The latest solution to the Irish border issue is likely unworkable – but that’s irrelevant

No plan can overcome the fact that the Conservatives don’t have the numbers in parliament to pass any version of Brexit.

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Have the Brexiteers finally found a workable solution to the Irish border problem? According to the Sun's Steve Hawkes, they have drawn up a serious plan to get around the issue.

One of the Brexit ultras' problems is that they can't have the level of customs and regulatory divergence they crave while preserving the United Kingdom's objectives and imperatives as far as the Irish border goes. You can't have divergence without some form of border checks and you can't have checks without greater infrastructure. The Conservative Party has ruled out the only other solution – a customs border in the Irish Sea – and their reliance on the DUP to survive in office means it is not possible anyway.

The new plan – one of a series of proposals to be released by the European Research Group next week – is this: for EU officials to be empowered to make customs checks at all British ports. Would it resolve the issue? Well, from the Sun's write-up it's unclear if the ERG is proposing that EU officials be able to make checks only on NI-bound goods (which wouldn't tackle the problem of the Irish border becoming a backdoor into the single market) or on all goods going through British ports (which would).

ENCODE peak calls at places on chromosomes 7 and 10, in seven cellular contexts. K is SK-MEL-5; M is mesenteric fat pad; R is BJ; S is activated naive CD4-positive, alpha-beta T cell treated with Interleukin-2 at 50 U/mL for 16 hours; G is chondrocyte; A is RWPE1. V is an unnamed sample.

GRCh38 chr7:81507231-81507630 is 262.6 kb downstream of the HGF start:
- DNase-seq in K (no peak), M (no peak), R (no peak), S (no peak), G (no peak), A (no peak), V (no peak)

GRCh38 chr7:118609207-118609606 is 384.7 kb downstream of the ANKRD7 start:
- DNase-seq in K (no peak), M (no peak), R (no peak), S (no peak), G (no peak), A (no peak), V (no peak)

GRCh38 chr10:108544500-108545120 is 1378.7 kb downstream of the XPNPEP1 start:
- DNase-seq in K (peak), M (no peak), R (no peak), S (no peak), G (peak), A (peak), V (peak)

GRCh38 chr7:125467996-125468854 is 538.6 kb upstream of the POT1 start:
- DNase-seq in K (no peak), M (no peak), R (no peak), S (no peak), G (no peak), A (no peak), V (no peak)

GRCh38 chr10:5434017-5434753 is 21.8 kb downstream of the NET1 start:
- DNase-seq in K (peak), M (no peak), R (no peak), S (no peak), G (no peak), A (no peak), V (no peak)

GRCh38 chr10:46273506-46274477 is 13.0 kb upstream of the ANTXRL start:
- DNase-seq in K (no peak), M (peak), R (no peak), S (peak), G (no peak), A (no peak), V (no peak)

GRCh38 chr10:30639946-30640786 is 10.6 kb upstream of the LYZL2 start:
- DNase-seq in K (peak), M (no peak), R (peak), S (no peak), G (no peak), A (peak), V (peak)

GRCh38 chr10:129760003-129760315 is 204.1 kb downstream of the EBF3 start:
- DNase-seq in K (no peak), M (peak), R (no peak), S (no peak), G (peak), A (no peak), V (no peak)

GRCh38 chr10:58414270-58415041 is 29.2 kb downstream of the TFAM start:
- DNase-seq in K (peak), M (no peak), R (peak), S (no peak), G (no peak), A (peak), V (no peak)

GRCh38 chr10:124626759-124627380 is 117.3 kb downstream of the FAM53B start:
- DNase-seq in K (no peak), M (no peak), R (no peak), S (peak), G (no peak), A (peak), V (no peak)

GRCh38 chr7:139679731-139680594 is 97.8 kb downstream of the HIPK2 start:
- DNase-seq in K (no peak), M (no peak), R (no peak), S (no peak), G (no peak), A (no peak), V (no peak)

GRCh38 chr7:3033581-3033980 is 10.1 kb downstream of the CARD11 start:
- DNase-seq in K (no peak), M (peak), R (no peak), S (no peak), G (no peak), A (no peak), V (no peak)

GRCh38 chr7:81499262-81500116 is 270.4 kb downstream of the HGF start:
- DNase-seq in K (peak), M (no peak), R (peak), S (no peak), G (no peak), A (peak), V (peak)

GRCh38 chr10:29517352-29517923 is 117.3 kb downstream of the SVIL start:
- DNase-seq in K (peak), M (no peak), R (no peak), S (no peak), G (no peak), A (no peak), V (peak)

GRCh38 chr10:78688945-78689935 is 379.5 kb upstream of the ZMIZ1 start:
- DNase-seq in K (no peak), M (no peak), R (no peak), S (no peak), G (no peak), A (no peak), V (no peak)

Form suggests that it is more likely that the ERG are proposing the unworkable former rather than the achievable latter, but looming deadlines make everyone more serious.

But the trouble for both sides of the Conservative Party is no new plan resolves their biggest headache: that the numbers are not there in parliament to pass any version of Brexit as it stands.

Stephen Bush is special correspondent at the New Statesman and the PSA's Journalist of the Year. His daily briefing, Morning Call, provides a quick and essential guide to domestic and global politics.